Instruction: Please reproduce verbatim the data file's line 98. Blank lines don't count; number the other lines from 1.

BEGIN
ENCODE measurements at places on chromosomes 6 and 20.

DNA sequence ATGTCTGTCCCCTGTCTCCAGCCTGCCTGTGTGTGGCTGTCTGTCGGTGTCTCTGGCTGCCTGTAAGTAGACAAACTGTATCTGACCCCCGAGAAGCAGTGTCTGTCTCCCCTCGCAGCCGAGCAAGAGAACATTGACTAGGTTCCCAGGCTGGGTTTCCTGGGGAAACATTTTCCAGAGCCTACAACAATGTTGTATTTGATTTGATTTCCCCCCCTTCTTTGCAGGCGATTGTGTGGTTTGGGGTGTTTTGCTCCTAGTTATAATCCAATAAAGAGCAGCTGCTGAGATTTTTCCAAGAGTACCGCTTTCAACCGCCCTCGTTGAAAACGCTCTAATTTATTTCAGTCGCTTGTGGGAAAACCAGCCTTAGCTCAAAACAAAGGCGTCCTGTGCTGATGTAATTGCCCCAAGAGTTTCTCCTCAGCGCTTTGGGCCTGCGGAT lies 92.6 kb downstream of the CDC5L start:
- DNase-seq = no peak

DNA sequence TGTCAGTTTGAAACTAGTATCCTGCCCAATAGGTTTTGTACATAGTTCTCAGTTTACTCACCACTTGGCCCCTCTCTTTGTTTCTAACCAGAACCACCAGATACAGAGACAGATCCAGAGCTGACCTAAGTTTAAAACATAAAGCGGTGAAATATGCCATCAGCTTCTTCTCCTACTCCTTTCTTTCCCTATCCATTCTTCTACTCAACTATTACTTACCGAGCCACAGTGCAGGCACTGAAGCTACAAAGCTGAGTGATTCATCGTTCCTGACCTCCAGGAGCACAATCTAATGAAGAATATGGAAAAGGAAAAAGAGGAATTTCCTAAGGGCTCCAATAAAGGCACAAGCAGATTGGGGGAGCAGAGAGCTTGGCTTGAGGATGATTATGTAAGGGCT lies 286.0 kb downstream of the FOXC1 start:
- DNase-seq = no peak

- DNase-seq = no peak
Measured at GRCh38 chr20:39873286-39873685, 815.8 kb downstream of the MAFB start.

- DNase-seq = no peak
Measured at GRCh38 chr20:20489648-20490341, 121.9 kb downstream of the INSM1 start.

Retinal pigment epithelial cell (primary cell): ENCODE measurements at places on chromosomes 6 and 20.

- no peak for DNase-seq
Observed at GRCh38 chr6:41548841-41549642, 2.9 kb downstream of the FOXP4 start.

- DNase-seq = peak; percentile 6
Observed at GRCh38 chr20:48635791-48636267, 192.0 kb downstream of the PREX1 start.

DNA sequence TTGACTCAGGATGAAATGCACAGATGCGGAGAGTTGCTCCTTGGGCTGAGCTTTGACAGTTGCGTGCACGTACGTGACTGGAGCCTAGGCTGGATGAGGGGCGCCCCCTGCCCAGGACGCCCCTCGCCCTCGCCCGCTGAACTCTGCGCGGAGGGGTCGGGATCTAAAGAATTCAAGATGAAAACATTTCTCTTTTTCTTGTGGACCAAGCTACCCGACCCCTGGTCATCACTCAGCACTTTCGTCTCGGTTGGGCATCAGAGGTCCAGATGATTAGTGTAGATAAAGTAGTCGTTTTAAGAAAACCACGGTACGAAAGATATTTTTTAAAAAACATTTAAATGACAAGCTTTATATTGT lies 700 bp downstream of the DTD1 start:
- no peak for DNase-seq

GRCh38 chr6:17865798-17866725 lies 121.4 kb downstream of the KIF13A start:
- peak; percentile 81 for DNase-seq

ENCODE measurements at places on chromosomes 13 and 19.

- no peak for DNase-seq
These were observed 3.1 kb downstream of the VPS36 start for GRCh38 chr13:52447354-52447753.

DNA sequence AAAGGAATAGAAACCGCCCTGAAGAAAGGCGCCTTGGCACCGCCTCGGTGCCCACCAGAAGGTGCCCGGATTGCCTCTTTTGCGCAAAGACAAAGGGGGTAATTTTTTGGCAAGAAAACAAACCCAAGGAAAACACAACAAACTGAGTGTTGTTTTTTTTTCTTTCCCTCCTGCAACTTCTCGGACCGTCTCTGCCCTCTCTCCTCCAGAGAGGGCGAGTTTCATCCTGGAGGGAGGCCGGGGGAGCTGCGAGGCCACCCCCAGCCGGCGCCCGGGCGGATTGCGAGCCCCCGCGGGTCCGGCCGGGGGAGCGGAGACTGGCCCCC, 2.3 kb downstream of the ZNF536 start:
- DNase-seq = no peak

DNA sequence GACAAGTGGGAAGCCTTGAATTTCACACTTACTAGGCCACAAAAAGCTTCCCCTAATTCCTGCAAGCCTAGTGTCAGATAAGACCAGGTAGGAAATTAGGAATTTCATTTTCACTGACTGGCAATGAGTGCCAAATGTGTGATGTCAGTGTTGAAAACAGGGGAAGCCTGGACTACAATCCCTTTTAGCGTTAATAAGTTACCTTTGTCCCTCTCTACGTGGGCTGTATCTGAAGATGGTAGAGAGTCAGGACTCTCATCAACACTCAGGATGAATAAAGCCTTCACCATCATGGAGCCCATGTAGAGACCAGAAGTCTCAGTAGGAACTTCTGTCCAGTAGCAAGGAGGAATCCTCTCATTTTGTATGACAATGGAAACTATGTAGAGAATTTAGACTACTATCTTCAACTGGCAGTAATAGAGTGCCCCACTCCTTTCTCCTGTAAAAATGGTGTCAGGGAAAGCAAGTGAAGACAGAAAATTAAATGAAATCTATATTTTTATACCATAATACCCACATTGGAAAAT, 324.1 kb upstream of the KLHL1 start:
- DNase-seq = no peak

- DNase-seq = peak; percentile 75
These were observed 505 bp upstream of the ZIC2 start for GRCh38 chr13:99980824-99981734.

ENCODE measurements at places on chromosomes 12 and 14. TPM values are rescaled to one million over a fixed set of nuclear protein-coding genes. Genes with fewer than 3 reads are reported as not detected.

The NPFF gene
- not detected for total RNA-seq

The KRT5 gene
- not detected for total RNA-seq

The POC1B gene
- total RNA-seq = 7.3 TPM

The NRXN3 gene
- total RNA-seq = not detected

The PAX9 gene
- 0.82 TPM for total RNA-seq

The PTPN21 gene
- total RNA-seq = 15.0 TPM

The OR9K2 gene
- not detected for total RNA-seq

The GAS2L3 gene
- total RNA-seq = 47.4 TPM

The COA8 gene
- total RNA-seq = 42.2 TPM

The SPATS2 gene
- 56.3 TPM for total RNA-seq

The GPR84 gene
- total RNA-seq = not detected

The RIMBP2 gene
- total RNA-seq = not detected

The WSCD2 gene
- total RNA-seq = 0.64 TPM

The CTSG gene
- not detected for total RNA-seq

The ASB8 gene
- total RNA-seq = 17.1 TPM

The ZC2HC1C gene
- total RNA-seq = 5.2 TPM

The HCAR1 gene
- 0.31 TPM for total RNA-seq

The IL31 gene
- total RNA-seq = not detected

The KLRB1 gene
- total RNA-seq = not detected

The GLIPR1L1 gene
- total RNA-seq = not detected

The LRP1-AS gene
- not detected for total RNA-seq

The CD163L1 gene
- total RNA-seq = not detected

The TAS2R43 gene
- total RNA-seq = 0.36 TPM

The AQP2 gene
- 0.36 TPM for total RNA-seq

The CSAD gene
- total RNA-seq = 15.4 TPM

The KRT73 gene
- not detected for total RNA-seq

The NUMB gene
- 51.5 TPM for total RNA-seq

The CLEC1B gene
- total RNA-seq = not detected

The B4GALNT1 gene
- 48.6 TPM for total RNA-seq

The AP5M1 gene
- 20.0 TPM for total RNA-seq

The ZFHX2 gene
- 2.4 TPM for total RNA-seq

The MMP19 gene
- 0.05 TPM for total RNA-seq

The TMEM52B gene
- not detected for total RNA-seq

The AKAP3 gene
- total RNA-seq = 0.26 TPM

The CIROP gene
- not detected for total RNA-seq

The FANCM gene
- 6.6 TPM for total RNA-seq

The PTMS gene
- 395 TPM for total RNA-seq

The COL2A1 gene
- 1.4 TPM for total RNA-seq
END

- not detected for total RNA-seq